Male, 24, driver at the Beijing Construction Furnace Company. From: Beijing.
On the night of June 3, 1989, Sun left home to look for his younger brother. South of Dongjiao Hongmiao no. 110 bus terminal, he was shot by martial law soldiers. The bullet hit the fourth nerve center of his cervical spine. He was brought to Chaoyang Hospital for treatment and died six months later.
Sun’s mother, Wang Wenhua (王文华), is a member of the Tiananmen Mothers. His father, Sun Hengyao (孙恒尧), was also a member before he passed away.
It was chaotic that day [June 3, 1989]. His younger brother hadn’t come home from his work unit. At dawn, I sent him to go find his younger brother. In the end, he went to Hongmiao, where the People’s Liberation Army was firing indiscriminately, and he was hit by a bullet, damaging the nerves in his neck. He lived for six months. At the time, the doctors and nurses at Chaoyang Hospital were incredibly sympathetic to us—they refused to let us pay a cent and still took care of us.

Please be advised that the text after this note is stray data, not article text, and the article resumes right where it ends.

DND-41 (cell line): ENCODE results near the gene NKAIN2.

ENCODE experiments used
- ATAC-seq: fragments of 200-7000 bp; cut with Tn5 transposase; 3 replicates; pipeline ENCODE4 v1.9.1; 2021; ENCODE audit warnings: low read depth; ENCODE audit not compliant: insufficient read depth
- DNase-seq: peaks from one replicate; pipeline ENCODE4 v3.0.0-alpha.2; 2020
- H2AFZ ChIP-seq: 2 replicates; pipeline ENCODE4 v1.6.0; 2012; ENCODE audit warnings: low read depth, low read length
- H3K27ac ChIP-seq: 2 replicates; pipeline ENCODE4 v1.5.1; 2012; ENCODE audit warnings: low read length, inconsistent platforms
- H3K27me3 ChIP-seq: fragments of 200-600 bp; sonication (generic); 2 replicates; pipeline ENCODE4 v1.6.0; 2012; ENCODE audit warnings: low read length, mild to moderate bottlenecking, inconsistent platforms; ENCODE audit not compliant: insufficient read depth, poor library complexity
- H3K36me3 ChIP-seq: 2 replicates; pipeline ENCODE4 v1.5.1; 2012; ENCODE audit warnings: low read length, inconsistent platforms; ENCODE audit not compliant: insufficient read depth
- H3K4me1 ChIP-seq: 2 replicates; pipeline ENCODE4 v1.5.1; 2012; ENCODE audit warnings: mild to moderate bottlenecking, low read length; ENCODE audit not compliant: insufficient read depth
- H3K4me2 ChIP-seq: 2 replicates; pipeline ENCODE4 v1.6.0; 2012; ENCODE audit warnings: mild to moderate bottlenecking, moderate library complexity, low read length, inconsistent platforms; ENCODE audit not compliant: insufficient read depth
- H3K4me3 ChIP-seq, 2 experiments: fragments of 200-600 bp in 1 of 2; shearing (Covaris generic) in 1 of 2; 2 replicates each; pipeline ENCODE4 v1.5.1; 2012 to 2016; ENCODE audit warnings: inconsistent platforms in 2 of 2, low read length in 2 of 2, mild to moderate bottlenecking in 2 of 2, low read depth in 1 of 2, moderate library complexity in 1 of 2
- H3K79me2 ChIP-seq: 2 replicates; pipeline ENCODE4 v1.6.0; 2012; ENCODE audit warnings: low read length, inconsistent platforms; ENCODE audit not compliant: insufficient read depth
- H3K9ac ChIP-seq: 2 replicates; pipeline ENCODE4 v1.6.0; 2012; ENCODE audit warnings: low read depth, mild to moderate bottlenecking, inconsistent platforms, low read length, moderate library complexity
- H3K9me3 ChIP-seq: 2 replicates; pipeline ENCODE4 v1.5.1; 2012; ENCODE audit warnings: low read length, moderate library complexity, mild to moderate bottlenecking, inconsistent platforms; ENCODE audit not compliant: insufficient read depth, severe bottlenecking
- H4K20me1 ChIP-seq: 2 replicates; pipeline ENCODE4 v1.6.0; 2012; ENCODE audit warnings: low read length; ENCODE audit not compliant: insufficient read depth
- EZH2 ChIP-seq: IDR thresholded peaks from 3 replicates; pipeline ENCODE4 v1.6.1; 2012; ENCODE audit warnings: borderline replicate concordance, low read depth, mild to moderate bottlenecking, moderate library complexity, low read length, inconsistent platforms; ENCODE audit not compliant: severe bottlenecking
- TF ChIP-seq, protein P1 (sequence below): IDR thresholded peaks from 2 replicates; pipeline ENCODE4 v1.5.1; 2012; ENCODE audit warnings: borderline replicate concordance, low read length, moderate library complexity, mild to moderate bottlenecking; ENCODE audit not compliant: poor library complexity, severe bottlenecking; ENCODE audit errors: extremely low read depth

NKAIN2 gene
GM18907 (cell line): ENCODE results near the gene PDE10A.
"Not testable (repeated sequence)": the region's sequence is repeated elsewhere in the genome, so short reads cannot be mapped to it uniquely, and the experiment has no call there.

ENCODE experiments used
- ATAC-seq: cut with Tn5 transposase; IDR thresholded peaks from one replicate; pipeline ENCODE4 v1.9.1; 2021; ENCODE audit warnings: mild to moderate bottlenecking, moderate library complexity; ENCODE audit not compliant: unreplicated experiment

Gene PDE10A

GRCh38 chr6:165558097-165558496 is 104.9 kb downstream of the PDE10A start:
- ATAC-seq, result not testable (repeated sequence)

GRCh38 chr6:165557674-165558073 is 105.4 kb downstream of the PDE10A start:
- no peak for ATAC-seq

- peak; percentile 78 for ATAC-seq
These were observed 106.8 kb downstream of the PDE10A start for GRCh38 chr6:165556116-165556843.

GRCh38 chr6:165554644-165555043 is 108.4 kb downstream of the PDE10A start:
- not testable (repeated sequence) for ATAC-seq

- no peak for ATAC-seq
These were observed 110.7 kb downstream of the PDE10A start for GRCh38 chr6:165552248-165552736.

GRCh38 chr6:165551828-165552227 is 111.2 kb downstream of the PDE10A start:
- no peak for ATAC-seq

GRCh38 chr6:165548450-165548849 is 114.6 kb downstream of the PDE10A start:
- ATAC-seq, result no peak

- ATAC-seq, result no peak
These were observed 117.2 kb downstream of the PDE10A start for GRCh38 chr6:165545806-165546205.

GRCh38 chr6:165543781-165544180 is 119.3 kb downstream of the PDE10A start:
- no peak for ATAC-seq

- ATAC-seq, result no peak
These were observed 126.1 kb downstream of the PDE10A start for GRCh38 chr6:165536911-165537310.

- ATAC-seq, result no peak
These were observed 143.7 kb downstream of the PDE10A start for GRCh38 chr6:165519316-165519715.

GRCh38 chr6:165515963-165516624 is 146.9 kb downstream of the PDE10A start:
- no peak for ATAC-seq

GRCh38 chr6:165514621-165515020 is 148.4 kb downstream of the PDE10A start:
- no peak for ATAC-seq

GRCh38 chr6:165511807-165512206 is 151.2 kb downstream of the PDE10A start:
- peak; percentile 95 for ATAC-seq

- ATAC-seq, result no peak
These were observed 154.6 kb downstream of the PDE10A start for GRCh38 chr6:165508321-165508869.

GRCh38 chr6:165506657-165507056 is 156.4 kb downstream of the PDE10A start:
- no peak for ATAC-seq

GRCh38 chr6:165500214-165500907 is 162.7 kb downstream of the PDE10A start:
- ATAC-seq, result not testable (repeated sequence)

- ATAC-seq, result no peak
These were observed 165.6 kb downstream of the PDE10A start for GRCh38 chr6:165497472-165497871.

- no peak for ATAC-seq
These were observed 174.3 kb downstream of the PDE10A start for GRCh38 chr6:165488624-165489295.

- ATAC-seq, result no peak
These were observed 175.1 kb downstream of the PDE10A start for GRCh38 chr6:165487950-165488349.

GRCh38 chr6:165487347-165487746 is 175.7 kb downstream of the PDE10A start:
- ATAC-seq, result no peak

I was 50 or 51 years old that year. Now I am 81. I have waited 30 years but still there has been no resolution. The Communist Party always says that our China is a society with rule of law. But if that’s the case, what kind of rule of law is this? We ordinary citizens were killed by you for no reason! And what happened? Sometimes they even monitor us. But what crimes have we committed? My son simply went to find his little brother and then was shot in indiscriminate gunfire.
The Communist Party is always going on about how we are a country with rule of law. I remember seeing news saying that the U.S. said China has no human rights, and I feel this is correct. Outside of China they all say that China has no human rights. From this, you can confirm that people born in China don’t have them. Let’s say you die in a traffic accident: you would be compensated, to reach a settlement. And yet our loved ones have been dead for 30 years without anyone asking about it, but with people monitoring us and watching what we say. In any case, I’m afraid our generation won’t live to see it, but I do believe that there will be a reckoning in the next generation.